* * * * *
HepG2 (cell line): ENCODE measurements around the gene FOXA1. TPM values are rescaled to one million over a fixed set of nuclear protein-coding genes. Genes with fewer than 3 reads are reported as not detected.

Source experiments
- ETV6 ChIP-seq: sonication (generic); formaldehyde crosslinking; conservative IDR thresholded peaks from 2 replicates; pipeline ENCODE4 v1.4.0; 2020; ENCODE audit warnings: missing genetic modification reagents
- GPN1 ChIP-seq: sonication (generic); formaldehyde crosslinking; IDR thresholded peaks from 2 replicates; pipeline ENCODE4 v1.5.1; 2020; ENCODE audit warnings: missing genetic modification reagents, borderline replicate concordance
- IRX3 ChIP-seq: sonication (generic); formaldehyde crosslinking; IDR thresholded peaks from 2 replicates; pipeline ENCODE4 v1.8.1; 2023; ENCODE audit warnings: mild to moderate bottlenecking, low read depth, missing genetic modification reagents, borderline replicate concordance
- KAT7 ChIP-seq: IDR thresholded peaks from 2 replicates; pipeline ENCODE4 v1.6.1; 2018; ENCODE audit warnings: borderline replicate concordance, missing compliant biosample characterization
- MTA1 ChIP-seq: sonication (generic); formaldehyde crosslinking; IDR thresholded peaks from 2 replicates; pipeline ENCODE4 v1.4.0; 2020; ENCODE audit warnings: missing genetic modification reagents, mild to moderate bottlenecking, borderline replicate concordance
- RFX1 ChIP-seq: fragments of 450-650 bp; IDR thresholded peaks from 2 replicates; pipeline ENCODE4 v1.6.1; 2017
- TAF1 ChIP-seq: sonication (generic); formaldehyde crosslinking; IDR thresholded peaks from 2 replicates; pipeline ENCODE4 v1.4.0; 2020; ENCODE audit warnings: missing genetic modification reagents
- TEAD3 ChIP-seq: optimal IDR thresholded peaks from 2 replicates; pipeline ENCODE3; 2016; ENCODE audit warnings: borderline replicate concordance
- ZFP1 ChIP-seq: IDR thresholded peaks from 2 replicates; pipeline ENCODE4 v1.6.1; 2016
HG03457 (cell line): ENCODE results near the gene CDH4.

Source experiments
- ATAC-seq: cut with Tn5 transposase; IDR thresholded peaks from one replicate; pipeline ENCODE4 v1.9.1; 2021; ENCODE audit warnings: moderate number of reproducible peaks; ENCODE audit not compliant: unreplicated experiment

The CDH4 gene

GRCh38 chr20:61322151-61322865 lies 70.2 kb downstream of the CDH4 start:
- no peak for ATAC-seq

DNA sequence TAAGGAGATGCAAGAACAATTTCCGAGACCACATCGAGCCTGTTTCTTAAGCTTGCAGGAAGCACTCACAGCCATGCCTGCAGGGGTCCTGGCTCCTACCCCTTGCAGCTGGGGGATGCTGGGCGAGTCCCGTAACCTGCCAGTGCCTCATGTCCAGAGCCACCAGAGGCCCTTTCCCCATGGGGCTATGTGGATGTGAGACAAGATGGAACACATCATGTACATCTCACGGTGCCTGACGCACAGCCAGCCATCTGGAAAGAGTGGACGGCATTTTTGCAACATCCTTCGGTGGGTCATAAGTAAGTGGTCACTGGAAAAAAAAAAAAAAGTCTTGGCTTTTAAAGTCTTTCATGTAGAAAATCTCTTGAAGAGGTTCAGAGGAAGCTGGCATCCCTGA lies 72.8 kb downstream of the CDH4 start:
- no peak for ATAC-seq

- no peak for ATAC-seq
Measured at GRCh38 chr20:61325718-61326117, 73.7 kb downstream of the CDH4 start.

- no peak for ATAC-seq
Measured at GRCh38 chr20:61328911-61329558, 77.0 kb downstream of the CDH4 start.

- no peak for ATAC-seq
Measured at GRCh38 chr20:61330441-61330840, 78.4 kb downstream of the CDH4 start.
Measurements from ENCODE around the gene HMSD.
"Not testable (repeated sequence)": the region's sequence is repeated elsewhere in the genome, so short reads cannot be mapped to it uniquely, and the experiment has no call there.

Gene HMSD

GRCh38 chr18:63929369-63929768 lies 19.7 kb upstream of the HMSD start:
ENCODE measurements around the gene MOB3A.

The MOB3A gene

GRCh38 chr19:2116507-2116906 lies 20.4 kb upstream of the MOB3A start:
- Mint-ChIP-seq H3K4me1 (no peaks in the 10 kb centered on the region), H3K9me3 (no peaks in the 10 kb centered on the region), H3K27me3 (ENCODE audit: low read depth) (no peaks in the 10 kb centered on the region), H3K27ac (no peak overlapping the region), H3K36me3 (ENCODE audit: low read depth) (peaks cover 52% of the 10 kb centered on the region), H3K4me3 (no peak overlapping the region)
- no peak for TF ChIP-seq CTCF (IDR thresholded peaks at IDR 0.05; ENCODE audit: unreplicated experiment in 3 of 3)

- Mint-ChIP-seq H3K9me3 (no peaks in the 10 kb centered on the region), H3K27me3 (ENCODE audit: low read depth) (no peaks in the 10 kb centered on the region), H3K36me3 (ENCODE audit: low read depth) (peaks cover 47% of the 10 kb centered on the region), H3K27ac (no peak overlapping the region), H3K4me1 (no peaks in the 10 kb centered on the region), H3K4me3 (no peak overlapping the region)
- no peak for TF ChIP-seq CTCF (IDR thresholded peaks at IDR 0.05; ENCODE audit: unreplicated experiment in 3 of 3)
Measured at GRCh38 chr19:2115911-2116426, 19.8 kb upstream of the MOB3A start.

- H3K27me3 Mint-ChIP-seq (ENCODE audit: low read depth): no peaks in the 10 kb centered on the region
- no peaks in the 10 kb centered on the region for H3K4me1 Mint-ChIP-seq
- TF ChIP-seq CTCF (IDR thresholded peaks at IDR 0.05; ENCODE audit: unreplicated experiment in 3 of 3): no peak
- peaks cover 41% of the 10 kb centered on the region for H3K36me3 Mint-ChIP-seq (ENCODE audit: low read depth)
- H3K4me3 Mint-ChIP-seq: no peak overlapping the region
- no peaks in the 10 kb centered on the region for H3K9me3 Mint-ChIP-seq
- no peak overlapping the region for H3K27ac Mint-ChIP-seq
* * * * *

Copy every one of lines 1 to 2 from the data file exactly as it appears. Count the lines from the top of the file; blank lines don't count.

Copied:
HepG2 (cell line): ENCODE measurements around the gene FOXA1. TPM values are rescaled to one million over a fixed set of nuclear protein-coding genes. Genes with fewer than 3 reads are reported as not detected.

Source experiments